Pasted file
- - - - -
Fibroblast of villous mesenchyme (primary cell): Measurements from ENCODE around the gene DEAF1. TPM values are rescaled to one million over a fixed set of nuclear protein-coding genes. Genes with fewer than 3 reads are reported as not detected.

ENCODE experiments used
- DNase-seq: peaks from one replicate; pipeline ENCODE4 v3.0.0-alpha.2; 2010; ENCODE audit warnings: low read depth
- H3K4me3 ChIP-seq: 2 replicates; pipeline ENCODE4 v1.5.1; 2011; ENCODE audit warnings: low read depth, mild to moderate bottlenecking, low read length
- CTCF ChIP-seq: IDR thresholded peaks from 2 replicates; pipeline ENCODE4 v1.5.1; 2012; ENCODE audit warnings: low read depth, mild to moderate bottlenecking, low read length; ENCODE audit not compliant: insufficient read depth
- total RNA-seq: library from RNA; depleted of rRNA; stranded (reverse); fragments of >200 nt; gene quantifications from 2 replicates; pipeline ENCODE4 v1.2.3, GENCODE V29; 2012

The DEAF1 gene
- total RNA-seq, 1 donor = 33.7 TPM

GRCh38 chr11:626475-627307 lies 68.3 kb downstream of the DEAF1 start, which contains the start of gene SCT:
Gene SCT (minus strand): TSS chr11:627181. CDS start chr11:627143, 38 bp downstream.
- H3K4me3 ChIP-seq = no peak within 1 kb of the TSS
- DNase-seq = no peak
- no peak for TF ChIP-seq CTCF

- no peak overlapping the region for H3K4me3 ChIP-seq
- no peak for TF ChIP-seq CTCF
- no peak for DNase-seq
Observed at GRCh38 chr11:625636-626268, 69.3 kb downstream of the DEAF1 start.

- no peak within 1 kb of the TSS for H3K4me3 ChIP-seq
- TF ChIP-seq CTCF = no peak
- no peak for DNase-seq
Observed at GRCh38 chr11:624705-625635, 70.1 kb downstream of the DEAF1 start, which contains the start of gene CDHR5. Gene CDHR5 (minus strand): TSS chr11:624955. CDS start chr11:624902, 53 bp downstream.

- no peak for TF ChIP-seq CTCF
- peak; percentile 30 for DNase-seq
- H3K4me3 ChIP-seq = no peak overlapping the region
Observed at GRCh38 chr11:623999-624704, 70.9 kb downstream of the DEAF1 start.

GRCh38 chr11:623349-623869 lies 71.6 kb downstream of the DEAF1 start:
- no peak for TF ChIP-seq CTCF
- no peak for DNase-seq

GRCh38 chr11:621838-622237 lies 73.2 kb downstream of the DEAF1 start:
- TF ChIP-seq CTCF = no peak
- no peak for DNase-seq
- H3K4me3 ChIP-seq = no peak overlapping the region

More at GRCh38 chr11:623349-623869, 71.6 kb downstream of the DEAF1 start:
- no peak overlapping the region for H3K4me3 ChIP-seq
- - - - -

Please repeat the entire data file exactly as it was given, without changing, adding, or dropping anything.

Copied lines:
Fibroblast of villous mesenchyme (primary cell): Measurements from ENCODE around the gene DEAF1. TPM values are rescaled to one million over a fixed set of nuclear protein-coding genes. Genes with fewer than 3 reads are reported as not detected.

ENCODE experiments used
- DNase-seq: peaks from one replicate; pipeline ENCODE4 v3.0.0-alpha.2; 2010; ENCODE audit warnings: low read depth
- H3K4me3 ChIP-seq: 2 replicates; pipeline ENCODE4 v1.5.1; 2011; ENCODE audit warnings: low read depth, mild to moderate bottlenecking, low read length
- CTCF ChIP-seq: IDR thresholded peaks from 2 replicates; pipeline ENCODE4 v1.5.1; 2012; ENCODE audit warnings: low read depth, mild to moderate bottlenecking, low read length; ENCODE audit not compliant: insufficient read depth
- total RNA-seq: library from RNA; depleted of rRNA; stranded (reverse); fragments of >200 nt; gene quantifications from 2 replicates; pipeline ENCODE4 v1.2.3, GENCODE V29; 2012

The DEAF1 gene
- total RNA-seq, 1 donor = 33.7 TPM

GRCh38 chr11:626475-627307 lies 68.3 kb downstream of the DEAF1 start, which contains the start of gene SCT:
Gene SCT (minus strand): TSS chr11:627181. CDS start chr11:627143, 38 bp downstream.
- H3K4me3 ChIP-seq = no peak within 1 kb of the TSS
- DNase-seq = no peak
- no peak for TF ChIP-seq CTCF

- no peak overlapping the region for H3K4me3 ChIP-seq
- no peak for TF ChIP-seq CTCF
- no peak for DNase-seq
Observed at GRCh38 chr11:625636-626268, 69.3 kb downstream of the DEAF1 start.

- no peak within 1 kb of the TSS for H3K4me3 ChIP-seq
- TF ChIP-seq CTCF = no peak
- no peak for DNase-seq
Observed at GRCh38 chr11:624705-625635, 70.1 kb downstream of the DEAF1 start, which contains the start of gene CDHR5. Gene CDHR5 (minus strand): TSS chr11:624955. CDS start chr11:624902, 53 bp downstream.

- no peak for TF ChIP-seq CTCF
- peak; percentile 30 for DNase-seq
- H3K4me3 ChIP-seq = no peak overlapping the region
Observed at GRCh38 chr11:623999-624704, 70.9 kb downstream of the DEAF1 start.

GRCh38 chr11:623349-623869 lies 71.6 kb downstream of the DEAF1 start:
- no peak for TF ChIP-seq CTCF
- no peak for DNase-seq

GRCh38 chr11:621838-622237 lies 73.2 kb downstream of the DEAF1 start:
- TF ChIP-seq CTCF = no peak
- no peak for DNase-seq
- H3K4me3 ChIP-seq = no peak overlapping the region

More at GRCh38 chr11:623349-623869, 71.6 kb downstream of the DEAF1 start:
- no peak overlapping the region for H3K4me3 ChIP-seq